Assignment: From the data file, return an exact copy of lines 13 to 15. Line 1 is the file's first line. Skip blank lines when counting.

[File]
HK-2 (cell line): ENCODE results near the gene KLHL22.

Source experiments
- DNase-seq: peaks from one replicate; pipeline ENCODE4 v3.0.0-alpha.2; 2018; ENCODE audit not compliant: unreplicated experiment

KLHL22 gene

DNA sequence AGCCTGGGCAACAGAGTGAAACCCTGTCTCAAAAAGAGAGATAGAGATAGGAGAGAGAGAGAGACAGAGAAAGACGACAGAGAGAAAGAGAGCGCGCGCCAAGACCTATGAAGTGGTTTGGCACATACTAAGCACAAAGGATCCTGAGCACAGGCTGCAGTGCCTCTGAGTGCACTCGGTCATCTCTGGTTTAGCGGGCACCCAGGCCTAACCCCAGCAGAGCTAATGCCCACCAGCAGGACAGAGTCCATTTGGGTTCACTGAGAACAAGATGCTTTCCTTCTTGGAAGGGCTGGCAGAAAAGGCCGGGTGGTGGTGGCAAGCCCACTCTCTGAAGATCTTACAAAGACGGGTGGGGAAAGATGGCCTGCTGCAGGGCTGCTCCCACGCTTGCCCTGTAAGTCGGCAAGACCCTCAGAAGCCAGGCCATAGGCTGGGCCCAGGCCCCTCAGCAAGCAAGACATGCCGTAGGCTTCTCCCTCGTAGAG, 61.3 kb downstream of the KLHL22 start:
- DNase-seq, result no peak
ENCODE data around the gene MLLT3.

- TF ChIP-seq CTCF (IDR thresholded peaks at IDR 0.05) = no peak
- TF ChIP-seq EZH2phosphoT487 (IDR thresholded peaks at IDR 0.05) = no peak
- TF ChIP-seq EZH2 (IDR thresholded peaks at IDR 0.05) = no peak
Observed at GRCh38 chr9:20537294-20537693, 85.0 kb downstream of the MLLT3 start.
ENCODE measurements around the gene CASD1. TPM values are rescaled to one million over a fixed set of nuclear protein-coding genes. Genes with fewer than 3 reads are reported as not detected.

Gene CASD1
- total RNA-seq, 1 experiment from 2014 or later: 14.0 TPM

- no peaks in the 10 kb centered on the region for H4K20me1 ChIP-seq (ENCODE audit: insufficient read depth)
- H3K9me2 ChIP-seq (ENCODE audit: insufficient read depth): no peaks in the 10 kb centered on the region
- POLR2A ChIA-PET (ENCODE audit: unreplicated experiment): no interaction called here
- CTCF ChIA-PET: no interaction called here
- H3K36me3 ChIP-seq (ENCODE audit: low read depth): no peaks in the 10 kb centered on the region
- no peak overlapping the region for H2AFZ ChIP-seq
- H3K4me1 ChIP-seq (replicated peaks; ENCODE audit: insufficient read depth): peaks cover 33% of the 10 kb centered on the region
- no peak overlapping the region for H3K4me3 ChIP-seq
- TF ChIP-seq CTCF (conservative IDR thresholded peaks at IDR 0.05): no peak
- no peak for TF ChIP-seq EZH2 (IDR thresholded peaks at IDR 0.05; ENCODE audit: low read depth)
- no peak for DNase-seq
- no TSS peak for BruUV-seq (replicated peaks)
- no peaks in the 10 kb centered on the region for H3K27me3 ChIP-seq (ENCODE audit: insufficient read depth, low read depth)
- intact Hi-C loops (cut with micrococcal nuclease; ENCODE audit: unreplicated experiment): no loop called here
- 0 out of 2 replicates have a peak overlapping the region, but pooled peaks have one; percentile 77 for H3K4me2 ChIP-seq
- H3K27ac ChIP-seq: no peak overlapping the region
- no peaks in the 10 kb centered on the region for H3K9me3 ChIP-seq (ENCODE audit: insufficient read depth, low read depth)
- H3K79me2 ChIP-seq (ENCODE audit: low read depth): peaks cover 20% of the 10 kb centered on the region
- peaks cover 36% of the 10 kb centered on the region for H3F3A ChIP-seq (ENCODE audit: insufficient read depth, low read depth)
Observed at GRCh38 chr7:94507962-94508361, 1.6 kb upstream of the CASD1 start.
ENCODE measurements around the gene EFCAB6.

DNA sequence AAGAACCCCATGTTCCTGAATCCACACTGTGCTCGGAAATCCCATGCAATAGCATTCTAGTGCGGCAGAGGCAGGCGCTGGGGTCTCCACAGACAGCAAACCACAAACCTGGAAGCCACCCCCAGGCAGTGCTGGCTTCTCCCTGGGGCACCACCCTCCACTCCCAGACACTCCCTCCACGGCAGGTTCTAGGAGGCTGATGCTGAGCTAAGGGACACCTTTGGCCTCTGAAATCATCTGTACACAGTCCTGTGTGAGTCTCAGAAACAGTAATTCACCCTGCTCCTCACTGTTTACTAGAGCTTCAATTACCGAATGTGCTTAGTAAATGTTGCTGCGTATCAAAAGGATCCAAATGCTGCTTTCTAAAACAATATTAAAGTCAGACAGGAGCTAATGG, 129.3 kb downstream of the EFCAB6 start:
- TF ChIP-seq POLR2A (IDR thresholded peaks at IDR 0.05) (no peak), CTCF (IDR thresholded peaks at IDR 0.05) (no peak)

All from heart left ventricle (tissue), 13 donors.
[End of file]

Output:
Gene CASD1
- total RNA-seq, 1 experiment from 2014 or later: 14.0 TPM

- no peaks in the 10 kb centered on the region for H4K20me1 ChIP-seq (ENCODE audit: insufficient read depth)